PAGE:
A seasoned investor with a large enough ticket size should opt for a PMS or Portfolio Management Service, said Manu Rishi Guptha, Founder & CEO of MRG Capital. Drawing from personal experience as the leader of a PMS, Gupta dissects the risk versus returns trade-off between mutual funds and PMSes.
Should a new investor choose a PMS or a mutual fund? Which offers better returns?
Mutual fund SIPs are a good introduction for a novice investor to equity markets. It teaches them the power of averaging, the benefits of holding on for long term and patience to withstand drawdowns. PMSes are for investors who understand equity and who need a professional manager who can offer curated solutions based on the clients age, preferences and goals.
For investors whose investment ticket sizes are larger, PMSes are definitely better as a more experienced money manager will have the maturity, not to panic during market volatilities and hold on to their investments while a novice individual can easily panic and prematurely withdraw his investments leading to lesser returns. Timing the market is possible in PMS investments which MFs cannot do due to obligation to invest soon once they receive client money. PMS managers also don’t have the obligation to immediately deploy capital and can hold cash for longer period of time
There are times when MF returns outperformed the PMSes and PMS returns out did the MFs. PMS managers have greater flexibility to shift gears between equity, debt and cash based on market conditions and hence can manage market meltdowns better than MF managers.
What are the qualities of a good PMS provider, how do you select one?
Besides having a history of generating consistent returns, a good PMS provider should be transparent in communicating any shift in strategies than signed for, fee charged, returns across different plans. Selecting a PMS provider is tricky as only returns comparisons against the benchmark are published. Information is opaque when it comes to costs/charges, risk adjusted return ratios, churn in the portfolio and strategy deviations if any.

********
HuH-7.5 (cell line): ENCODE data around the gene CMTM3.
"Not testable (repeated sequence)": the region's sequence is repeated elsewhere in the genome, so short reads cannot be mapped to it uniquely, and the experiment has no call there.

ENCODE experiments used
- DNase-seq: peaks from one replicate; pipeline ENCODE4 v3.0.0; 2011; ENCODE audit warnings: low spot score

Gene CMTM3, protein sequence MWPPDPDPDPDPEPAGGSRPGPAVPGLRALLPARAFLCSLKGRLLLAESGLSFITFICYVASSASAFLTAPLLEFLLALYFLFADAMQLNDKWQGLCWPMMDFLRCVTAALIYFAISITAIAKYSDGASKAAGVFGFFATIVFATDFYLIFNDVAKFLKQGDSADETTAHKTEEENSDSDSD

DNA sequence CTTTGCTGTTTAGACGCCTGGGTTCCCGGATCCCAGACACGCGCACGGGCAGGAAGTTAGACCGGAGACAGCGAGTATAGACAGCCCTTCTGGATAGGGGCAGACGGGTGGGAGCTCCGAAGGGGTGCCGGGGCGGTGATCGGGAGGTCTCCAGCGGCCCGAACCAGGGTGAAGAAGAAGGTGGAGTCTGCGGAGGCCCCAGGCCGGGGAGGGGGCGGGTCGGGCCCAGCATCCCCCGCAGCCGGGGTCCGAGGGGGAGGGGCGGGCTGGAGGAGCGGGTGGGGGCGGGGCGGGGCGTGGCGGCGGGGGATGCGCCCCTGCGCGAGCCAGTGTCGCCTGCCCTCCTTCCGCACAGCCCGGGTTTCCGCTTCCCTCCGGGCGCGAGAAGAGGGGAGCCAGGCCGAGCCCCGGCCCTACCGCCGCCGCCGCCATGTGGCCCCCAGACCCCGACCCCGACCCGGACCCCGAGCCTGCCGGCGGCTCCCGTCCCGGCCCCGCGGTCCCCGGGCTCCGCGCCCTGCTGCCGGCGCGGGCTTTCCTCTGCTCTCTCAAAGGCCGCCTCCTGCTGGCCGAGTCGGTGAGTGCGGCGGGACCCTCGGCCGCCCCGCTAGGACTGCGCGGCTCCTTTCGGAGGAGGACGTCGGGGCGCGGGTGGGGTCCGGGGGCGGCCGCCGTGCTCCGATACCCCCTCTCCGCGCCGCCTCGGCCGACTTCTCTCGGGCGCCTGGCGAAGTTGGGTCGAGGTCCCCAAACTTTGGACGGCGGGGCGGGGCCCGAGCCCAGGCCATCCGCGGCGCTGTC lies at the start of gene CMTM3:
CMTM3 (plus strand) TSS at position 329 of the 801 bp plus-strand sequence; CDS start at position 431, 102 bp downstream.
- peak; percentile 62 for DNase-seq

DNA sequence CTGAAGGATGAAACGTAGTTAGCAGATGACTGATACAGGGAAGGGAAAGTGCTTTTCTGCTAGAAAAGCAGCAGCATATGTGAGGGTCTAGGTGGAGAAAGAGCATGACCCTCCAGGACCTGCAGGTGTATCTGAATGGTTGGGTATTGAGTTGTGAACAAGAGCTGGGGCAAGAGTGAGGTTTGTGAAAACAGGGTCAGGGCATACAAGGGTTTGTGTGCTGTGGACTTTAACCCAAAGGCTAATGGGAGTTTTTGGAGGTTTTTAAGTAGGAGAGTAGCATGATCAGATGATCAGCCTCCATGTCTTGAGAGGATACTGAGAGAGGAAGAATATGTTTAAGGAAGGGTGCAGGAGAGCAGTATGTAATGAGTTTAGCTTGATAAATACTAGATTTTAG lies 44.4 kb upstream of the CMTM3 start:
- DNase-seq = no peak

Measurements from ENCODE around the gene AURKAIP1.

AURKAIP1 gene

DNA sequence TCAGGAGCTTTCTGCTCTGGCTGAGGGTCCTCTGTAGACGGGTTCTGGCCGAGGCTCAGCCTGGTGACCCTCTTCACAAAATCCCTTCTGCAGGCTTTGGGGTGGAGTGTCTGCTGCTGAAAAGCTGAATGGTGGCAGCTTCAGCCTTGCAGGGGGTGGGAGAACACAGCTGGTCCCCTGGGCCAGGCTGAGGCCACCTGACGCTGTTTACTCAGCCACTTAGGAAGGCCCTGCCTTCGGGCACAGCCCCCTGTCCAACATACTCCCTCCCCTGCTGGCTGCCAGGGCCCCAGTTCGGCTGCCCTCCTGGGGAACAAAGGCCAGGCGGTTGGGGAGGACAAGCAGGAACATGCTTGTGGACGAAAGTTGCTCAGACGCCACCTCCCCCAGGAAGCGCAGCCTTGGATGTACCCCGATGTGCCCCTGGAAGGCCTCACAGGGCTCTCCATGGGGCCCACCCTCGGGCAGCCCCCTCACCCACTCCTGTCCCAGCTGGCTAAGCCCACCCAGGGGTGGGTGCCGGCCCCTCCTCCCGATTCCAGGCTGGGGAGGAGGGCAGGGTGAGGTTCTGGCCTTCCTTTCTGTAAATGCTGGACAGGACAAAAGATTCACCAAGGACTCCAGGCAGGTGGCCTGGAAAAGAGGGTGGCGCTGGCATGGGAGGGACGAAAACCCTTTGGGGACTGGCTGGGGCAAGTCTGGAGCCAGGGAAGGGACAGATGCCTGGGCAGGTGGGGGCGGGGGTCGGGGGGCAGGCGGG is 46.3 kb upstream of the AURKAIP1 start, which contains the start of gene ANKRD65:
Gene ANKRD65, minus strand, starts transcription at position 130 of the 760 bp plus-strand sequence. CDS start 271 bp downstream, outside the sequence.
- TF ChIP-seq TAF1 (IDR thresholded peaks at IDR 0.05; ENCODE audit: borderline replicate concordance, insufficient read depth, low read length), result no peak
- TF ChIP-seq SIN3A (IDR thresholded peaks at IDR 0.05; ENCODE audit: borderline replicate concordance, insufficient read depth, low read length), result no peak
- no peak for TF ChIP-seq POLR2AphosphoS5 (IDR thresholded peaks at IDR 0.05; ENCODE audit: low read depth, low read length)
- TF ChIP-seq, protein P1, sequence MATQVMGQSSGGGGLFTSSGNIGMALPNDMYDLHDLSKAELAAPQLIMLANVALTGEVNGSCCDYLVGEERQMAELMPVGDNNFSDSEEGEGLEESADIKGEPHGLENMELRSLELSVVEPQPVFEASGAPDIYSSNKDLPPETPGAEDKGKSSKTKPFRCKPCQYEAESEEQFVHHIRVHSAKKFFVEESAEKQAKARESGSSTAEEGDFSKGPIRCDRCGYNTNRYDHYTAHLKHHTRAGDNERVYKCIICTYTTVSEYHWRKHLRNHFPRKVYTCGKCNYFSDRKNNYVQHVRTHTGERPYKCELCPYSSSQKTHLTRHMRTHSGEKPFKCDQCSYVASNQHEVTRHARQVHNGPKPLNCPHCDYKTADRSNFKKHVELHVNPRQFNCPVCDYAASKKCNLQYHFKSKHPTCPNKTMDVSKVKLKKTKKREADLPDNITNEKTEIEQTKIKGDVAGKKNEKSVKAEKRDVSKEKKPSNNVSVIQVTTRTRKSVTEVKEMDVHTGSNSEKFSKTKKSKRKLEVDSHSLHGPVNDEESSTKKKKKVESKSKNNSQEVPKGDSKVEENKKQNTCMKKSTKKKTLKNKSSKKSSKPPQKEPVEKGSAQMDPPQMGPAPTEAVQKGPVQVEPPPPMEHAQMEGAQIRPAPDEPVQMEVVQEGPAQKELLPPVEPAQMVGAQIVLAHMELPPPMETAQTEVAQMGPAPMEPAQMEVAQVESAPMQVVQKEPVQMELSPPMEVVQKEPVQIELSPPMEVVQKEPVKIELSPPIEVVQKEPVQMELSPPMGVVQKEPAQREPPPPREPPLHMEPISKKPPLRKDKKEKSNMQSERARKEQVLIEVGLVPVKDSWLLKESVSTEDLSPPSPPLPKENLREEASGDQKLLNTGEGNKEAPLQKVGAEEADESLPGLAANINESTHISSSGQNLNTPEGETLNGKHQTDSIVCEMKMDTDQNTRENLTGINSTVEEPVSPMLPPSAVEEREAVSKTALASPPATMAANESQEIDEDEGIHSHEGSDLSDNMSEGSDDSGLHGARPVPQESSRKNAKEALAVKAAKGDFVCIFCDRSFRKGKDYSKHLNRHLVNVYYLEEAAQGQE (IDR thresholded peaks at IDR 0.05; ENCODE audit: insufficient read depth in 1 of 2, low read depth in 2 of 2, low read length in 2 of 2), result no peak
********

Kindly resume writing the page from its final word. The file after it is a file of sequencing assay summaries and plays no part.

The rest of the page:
The best way to select is to find a PMS with less volatility in returns in 1 year, 3 year and 5 year time frames. The manager should be able to answer questions like:
- What are drawdowns during market meltdowns?
- What are the risk adjusted return ratios?
- What is the portfolio volatility and churn?
- What is the fee charged and hurdle rates?
- What is the philosophy and mindset of the fund manager?
What are the risks of investing with a PMS, vis-a-vis mutual fund?
Giving your hard-earned money to a personalized manager who promises to offer curated solutions seems more assuring than investing in a mutual fund. However, they can be prone to risks. PMSes are less regulated than MFs and so prone to mismanagements like window dressing of returns at end of the scrutiny periods to make them appear to beat benchmarks and other competitors.
As mutual fund distribution has lost its luster due to low fees, PMS distribution is lucrative as managers offer better fees to attract investments. This can lead to mis-selling. Additionally, a PMS manager can go overboard and over invest in a particular asset based on his conviction. If the conviction is wrong, it can lead to significant losses. MFs by regulation cannot invest more than 10% in a single stock
Do PMSes offer the same flexibility and liquidity as mutual funds?
MFs can be subscribed and withdrawn through online brokerages. PMS on other hand need detailed documentation for subscribing but digitalization has eased the process to a great extent and the redemption process is equally simple. Just like mutual funds, PMSs generally don’t have a lock-in period. However, there might be an exit load if exited before 1 year or 2 years depending on the fund.
PMSes offer more flexibility compared to MFs, as they are not restricted to set objectives and conditions. It is completely at the discretion of the fund manager, how and when to invest or to sell the holdings. If required, the fund manager can sell the entire holding and maintain 100% cash holding or deploy the same in liquid funds until he finds an investment opportunity.
Is there a likelihood that the entry level of Rs 50 lakh to invest in a PMS could be brought down? If so, what are the pros and cons of the same?
It is unlikely that the entry level of Rs 50 lakh investment in PMSes can be brought down, as the purpose of the increase is to restrict the growth due to fears of mis-selling and risk involved mostly due to lower restrictions on the PMS industry. While the move is detrimental to the growth of the industry to an extent, it will make PMSes more attractive to investors who understand risk better and who can evaluate better and choose the right scheme.